The role of viral coinfection in LRTI severity is controversial, with some studies reporting that viral coinfection is associated with an increased risk of PICU stay and a longer need for IMV [7], and others showing no differences in clinical outcomes on co-infected patients [8,9]. Most of the literature about viral respiratory coinfection is focused on the role of RSV infection. This report describes different clinical patterns depending on the viral codetections in the specific context of RV/EV detection in a PICU setting.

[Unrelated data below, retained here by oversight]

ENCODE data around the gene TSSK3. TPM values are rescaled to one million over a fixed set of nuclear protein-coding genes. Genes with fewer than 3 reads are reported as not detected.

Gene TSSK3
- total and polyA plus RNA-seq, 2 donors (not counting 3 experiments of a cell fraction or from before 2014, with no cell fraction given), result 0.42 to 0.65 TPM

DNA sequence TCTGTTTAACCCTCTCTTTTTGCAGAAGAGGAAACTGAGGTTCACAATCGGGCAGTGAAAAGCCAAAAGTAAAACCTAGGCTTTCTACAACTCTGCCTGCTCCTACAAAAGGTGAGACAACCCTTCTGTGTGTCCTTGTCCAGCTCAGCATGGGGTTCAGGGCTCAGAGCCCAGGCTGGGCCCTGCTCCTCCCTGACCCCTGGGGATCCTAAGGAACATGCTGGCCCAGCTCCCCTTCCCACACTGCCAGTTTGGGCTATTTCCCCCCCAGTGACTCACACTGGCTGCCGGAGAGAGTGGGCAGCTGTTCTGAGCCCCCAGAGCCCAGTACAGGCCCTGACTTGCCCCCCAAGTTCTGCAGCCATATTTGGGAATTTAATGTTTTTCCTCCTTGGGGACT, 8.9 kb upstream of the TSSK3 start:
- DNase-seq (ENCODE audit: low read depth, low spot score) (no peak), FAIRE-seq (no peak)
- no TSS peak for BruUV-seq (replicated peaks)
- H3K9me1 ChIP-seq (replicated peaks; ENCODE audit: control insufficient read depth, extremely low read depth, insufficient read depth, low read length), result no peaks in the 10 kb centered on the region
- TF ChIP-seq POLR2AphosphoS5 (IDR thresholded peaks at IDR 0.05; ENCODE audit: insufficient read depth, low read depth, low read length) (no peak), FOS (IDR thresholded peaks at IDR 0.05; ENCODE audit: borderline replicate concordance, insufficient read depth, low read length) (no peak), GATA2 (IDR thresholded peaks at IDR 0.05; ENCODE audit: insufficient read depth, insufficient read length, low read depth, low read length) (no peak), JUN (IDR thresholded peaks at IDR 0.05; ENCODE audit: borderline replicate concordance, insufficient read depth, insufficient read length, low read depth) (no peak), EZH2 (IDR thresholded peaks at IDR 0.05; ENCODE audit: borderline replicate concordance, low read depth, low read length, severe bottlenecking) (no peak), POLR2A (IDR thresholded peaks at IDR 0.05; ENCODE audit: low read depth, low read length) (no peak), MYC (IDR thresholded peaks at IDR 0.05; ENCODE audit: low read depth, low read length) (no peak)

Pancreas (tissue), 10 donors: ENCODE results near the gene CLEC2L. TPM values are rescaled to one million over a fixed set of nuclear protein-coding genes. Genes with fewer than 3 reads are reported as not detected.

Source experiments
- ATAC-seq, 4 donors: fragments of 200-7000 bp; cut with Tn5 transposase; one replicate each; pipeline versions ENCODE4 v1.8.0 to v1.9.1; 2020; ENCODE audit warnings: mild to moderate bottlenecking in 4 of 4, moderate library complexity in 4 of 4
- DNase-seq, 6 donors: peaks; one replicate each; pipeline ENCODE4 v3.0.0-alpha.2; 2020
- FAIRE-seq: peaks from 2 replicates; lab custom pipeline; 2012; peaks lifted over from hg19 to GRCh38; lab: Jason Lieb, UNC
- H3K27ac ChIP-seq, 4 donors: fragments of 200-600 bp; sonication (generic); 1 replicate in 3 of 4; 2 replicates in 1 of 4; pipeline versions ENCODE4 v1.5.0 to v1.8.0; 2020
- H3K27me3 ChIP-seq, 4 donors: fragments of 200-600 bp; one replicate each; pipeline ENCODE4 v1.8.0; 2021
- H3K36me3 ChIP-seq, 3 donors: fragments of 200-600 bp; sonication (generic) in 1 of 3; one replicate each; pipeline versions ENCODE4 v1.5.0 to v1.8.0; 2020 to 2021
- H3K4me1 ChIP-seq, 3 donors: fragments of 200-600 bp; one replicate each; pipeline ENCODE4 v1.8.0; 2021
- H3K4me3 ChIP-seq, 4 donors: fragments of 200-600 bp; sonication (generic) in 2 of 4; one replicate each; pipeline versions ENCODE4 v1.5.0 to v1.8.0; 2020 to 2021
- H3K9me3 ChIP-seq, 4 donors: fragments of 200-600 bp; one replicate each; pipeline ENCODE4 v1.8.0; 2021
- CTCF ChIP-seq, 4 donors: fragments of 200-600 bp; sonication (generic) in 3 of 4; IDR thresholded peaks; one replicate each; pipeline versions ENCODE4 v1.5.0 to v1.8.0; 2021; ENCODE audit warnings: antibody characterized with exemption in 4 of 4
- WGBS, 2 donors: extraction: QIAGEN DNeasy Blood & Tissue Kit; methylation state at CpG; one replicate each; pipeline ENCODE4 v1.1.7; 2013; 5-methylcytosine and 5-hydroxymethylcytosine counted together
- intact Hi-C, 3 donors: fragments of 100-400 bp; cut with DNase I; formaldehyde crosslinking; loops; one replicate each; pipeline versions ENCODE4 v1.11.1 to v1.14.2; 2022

Most of the patients in whom multiple viruses were detected have had previous episodes of LRTI. Children with multiple LRTI have higher rates of codetection of pathogenic respiratory viruses with higher viral diversity and richness than children with single LRTI [10]. In this study, children with RV/EV + multiple viral codetections were reported to have a shorter PICU stay and lower need for IMV. Interestingly, patients with RV/EV + multiple viral codetections in whom RSV was also detected showed a different clinical pattern in comparison to those with the specific RV/EV + RSV codetection, having a significantly shorter PICU stay and lower need for IMV too. The immunological, metabolic, and epigenetic processes that mediate trained immunity are still widely unknown [11], but this decreased severity could be reflective of a better trained immune system in older children with previous episodes of LRTI. Despite older age and having previous episodes of wheezing not protecting children from severe outcomes in this study, detection of these multiple other viruses could correspond to traces of degrading genomes from previous events. Yet the evidence that successive viral infections are milder in children with repeated episodes of LRTI is unclear [12]. Some authors reported that RSV could cause pneumonia more often when it was associated with other viruses [13,14]. In our review, the results of this study are not in contrast with those of previous studies observing a predominance of RSV and RV/EV coinfections, since we found that patients with RV/EV + RSV underwent a longer duration of mechanical ventilation and had longer PICU and hospital stays. There are some other theories to explain these differences in clinical severity. On one hand, they could be related to the fact that different patterns of viral infection (single infection vs. coinfection with a highly pathogenic virus or coinfection with multiple viruses) may lead to different changes in respiratory microbial communities and different grades of airway inflammation induced by bacterial pathogens or viral interactions [10]. Regarding RV, RV has been positively associated with S. pneumoniae and H. influenzae colonisation in healthy infants, and RSV with H. influenzae [15,16]. In a prospective longitudinal cohort study of the first year of life, RV was associated with higher bacterial density and lower diversity, but these changes occurred only during symptomatic RV infections [17]. Specific associations of RV with nasal microbiotas dominated by Moraxella species had been associated with greater epithelial damage and inflammatory cytokine expression in asthmatic children [18]. With regard to RSV, some studies suggest that changes induced by RSV in nasopharyngeal bacterial microbiome could cause a more severe LRTI, modulating the host immune response [19]. Most of these studies have been made using qualitative PCR-based detections and analysing upper respiratory tract microbiota. Nonetheless, the effect of the respiratory tract virome and its potential effect on microbial niches in health or disease is not well known, and further research is needed to determine associations with distinct microbiome communities and infections by these pathogens. On the other hand, synergic pathways in the innate immunity produced by RSV and RV infection, and an enhanced production of RV receptor (ICAM-1) have also been proposed [20,21].